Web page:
“Selma needed a change,” he says. “You have to create the things you need and want to see in your community.” This led him to create the Knights and Orchids Society (TKOSociety.com), which is devoted to increasing visibility and improving the lives of LGBTQ people, specifically those living in the rural South. The society opened the Black Sheep Relief Center in 2017, where Bell serves as the executive director.

Doing this work in Alabama — where a majority of residents are opposed to same-sex marriage — isn’t easy, Bell says. “They don’t like it when we speak up. I can tell you that the work is hard, but I can also tell you that the reaping my children and their children will have makes it worth it.”

 

 

 

Malcolm Kenyatta (Pennsylvania)

Malcolm Kenyatta is a 28-year-old Philadelphia activist who, last November, became the state’s first out Black gay representative. “Simply put, representation matters,” he says of his victory as a kid from the projects. “Our stories matter, and our experiences matter. I can say without hesitation that marginalized communities produce better legislators, because they tend to be more empathetic.”

The politician plans on using his platform to focus on eradicating poverty, “the moral and economic issue” of our generation. “In the wealthiest country in the world, we’ve allowed a model of monopolistic capitalism to infect our economy and leave far too many Americans behind,” he says. “Ending poverty means investing in quality education, increasing affordable housing, increasing wages, and preparing our communities for the future.”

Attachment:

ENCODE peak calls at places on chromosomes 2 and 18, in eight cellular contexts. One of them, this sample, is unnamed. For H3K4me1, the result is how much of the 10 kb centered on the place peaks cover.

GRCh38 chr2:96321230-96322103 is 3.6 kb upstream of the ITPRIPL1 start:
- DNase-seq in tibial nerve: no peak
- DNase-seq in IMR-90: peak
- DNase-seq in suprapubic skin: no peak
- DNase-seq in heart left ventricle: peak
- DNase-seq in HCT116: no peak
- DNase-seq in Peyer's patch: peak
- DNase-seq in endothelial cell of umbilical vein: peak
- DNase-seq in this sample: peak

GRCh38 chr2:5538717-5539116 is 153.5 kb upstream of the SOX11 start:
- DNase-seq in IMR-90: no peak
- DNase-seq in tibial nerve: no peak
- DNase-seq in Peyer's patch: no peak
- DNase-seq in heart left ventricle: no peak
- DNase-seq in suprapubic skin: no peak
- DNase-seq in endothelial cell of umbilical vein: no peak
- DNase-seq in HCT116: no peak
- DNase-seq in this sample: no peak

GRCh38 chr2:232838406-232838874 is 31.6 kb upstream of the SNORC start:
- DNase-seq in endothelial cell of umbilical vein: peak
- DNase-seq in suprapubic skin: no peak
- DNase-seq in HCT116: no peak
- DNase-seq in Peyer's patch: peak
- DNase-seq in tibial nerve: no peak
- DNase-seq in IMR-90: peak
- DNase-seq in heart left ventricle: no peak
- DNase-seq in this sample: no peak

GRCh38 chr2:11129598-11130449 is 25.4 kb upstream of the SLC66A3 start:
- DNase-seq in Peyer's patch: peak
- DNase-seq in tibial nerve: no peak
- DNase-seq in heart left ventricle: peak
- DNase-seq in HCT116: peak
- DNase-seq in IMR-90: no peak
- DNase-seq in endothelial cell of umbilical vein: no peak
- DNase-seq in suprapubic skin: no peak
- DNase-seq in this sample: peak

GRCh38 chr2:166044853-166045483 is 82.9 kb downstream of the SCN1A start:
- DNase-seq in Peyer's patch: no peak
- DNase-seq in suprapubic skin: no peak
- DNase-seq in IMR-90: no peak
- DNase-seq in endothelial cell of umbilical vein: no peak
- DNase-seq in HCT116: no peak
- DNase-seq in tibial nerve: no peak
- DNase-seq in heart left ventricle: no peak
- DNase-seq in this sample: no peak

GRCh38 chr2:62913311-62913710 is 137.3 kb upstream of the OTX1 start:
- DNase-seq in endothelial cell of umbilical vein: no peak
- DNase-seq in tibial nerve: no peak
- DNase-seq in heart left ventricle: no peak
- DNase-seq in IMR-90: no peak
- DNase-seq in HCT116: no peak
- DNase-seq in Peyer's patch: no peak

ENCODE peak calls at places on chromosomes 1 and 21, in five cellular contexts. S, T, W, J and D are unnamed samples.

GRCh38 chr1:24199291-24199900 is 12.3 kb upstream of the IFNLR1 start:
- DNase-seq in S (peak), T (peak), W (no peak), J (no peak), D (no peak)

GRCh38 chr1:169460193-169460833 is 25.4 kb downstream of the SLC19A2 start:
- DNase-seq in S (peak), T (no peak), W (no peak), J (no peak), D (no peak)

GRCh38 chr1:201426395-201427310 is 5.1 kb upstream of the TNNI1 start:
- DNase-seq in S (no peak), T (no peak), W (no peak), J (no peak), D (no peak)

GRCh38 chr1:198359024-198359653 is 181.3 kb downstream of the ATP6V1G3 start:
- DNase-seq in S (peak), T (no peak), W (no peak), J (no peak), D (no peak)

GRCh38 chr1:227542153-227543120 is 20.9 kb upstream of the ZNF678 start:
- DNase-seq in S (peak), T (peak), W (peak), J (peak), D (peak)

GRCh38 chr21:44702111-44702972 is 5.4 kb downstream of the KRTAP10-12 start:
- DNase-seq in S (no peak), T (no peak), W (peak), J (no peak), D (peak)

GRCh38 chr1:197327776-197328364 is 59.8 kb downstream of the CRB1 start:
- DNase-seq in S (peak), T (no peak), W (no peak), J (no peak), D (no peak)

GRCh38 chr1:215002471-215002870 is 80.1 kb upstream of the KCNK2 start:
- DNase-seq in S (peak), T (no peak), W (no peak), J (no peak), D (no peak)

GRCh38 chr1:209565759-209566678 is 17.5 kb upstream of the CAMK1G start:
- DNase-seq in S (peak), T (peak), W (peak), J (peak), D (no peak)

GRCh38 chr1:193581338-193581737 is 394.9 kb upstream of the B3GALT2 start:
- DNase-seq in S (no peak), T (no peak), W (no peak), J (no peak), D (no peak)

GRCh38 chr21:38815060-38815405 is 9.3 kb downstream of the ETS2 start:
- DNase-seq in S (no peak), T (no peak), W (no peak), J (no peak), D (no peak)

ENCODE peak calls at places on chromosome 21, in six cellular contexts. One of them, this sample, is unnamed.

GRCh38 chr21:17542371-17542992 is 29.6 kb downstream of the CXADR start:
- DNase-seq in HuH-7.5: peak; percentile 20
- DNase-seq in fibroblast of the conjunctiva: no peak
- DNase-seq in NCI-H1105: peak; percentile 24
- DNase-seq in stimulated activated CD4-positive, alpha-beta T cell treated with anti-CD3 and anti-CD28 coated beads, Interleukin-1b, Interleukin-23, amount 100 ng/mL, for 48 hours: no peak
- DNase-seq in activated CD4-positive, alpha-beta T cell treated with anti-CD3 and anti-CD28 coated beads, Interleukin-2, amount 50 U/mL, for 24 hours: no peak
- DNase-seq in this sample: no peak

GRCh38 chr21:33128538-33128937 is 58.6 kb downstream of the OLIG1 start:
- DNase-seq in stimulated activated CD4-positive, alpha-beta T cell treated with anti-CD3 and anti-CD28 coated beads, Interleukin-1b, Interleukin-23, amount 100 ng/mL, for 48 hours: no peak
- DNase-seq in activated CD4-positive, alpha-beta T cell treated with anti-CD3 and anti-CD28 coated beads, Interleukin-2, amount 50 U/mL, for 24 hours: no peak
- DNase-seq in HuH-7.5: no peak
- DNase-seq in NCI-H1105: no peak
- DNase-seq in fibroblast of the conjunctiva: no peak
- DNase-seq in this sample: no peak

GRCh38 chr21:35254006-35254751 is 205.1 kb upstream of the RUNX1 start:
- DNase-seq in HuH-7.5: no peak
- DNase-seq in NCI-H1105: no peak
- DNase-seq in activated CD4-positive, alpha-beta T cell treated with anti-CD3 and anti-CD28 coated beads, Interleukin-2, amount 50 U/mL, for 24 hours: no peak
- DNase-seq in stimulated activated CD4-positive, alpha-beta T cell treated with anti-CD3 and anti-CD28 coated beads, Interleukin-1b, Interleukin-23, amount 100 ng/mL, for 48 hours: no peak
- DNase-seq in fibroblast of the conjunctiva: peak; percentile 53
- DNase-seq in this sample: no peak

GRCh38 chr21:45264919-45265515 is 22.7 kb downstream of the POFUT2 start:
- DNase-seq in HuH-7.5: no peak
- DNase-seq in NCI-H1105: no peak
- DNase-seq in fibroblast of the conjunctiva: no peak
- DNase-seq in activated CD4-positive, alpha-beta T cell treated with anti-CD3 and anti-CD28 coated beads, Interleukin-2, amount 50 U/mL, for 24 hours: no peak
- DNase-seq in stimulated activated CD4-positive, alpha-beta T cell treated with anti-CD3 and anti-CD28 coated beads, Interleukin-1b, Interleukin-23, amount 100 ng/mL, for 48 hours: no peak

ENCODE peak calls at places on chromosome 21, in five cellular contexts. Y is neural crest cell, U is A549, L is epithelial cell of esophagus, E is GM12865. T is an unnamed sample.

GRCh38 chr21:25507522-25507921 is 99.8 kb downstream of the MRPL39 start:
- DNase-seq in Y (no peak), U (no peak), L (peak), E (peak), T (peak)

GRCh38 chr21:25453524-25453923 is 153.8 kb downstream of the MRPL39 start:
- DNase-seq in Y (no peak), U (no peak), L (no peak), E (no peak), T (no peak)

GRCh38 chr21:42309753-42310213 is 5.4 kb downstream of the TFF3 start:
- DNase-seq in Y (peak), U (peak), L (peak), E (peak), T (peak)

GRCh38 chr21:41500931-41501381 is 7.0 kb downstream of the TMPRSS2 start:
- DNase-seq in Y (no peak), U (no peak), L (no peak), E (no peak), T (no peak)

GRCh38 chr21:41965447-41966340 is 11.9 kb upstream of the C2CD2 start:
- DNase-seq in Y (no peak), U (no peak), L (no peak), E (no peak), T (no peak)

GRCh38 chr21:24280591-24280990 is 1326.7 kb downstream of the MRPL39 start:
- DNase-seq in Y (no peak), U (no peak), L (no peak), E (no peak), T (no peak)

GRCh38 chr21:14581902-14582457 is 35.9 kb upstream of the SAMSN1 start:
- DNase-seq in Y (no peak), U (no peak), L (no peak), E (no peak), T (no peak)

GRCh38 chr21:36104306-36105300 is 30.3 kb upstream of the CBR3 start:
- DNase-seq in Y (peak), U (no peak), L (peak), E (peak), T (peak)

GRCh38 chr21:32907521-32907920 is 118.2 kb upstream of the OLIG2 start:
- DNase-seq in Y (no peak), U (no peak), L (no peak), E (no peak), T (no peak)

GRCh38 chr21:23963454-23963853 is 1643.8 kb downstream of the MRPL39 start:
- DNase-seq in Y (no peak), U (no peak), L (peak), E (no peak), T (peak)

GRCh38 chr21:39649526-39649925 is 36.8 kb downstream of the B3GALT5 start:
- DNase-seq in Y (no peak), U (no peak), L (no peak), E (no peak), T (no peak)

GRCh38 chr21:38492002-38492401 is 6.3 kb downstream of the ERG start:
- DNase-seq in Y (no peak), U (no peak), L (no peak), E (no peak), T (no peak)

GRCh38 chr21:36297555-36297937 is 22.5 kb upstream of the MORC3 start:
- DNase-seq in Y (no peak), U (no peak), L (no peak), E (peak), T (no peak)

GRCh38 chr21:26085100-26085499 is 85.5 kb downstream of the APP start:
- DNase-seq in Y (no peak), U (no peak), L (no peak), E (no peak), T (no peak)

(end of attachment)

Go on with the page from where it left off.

Kathy Ottersten (Alaska)

The 53-year-old intersex, gender-nonconforming, pansexual leader from Fairbanks, Alaska, made history last year as only the second out intersex person to win public office in the U.S. and first person to do so in Alaska, when Ottersten was elected to the Fairbanks City Council.

Ottersten says residents of Fairbanks were concerned with substantive issues rather than questions about sex and gender. Ottersten sees their new position as a continuation of a long history of activism. As an old ACT UP NYC member with a number of arrests under their belt, they see an opportunity to bring about real change in their state.

 

List: LGBTQ Activists

Advocate: Champions of Pride 2019

HuffPost: Awesome LGBTQ Activist Heroes

Straight Athletes Who Support LGBTQ Rights

LGBTQ Latinx Heroes

Great Queers of History

Famous LGBTQ People: Queer Historical Icons

Straight Celebrity Allies

Video: LGBTQ Heroes and Icons


 

Jedidiah Jenkins (Tennessee)